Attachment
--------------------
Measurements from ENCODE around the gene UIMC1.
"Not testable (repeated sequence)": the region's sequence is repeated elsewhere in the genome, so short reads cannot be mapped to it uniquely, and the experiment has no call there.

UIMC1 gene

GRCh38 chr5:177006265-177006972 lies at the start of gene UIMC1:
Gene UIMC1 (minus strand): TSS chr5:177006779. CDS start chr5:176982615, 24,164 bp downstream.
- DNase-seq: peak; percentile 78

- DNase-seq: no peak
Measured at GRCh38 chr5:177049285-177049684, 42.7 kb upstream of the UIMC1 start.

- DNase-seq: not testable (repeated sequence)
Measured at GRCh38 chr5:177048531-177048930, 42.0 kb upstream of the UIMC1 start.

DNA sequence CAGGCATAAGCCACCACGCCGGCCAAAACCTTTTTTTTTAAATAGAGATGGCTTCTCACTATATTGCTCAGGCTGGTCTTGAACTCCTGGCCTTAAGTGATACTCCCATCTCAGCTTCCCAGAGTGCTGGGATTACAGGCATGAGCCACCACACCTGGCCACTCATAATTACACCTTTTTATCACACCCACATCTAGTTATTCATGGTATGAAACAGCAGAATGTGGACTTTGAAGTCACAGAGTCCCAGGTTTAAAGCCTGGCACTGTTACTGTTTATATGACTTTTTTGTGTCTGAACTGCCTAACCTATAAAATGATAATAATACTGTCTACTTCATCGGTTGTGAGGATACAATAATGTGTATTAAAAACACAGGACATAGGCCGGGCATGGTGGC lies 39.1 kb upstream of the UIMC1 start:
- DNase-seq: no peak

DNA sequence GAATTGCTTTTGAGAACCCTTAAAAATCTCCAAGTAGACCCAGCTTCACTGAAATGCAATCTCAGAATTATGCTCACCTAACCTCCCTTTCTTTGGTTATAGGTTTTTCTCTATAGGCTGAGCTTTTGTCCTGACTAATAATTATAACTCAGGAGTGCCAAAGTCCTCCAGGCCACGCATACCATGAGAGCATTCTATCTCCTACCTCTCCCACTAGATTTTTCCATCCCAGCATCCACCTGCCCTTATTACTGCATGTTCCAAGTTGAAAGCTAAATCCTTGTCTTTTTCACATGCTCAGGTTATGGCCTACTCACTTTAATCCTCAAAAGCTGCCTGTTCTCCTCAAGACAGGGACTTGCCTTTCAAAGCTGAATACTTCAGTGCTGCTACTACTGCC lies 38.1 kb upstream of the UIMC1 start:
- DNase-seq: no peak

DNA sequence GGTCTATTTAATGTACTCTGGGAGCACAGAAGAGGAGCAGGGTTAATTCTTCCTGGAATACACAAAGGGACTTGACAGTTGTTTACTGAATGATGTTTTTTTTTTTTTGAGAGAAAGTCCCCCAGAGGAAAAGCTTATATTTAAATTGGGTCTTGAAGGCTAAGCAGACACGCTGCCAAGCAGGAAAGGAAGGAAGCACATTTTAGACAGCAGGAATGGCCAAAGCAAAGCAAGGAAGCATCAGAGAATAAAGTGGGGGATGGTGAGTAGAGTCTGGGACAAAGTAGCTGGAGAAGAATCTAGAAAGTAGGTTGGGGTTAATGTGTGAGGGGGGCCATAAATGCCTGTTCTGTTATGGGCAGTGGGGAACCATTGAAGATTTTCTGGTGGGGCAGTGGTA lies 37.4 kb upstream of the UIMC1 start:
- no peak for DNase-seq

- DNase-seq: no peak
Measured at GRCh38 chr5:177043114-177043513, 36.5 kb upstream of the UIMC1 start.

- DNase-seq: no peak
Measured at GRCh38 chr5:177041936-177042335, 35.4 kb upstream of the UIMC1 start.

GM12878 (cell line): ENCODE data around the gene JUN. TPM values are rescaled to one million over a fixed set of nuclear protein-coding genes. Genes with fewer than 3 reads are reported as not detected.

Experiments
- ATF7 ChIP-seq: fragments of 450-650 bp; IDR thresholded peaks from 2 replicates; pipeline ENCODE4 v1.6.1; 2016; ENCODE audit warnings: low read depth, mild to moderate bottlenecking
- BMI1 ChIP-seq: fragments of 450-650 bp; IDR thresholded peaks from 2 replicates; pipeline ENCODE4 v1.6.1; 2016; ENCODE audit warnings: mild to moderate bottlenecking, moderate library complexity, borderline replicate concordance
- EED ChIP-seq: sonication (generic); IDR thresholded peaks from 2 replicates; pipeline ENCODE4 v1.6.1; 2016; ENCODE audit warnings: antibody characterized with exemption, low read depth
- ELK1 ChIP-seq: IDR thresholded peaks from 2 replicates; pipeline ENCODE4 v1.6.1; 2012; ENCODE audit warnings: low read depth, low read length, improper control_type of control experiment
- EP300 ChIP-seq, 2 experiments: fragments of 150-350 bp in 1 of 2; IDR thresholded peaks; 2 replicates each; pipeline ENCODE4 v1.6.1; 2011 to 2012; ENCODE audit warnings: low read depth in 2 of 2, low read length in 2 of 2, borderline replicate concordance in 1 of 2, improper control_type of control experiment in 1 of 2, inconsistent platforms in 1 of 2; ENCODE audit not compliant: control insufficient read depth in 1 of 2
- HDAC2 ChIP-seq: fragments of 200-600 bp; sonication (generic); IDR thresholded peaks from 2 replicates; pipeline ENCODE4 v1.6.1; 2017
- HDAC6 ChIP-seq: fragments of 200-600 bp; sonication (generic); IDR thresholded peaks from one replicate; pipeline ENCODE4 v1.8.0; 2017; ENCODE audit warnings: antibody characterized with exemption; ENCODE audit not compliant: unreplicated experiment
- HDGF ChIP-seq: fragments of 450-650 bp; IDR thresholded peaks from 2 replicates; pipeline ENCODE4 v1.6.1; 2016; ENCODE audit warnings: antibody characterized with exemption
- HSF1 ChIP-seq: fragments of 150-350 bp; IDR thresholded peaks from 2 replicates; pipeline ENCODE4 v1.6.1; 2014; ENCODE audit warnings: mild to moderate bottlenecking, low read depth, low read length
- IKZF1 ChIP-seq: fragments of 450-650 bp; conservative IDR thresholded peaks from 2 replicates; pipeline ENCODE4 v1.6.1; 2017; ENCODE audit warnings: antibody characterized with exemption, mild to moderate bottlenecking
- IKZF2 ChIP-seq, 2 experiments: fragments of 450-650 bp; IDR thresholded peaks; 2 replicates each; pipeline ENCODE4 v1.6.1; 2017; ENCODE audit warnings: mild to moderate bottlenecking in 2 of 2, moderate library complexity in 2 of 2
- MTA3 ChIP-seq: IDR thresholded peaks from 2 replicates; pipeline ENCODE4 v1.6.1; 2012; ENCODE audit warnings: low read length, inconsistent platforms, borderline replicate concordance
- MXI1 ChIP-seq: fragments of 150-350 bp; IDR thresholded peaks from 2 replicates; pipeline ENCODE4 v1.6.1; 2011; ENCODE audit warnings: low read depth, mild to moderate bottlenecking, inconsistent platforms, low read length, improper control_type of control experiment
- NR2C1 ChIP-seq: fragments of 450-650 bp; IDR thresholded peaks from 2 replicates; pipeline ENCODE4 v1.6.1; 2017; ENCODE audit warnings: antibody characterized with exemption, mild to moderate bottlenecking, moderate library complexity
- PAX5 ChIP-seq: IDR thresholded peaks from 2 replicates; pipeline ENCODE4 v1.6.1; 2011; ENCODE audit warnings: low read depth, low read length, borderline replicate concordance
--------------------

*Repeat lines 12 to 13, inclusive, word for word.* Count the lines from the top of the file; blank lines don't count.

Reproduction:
- DNase-seq: no peak

DNA sequence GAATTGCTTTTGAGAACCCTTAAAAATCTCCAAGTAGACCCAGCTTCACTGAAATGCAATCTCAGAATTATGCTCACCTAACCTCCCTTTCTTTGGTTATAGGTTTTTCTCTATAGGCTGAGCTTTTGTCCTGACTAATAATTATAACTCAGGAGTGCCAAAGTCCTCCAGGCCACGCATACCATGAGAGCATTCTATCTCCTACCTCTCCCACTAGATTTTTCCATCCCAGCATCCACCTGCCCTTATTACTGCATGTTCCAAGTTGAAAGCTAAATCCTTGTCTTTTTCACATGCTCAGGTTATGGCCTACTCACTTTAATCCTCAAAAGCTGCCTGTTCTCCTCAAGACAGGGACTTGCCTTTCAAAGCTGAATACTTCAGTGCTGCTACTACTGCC lies 38.1 kb upstream of the UIMC1 start: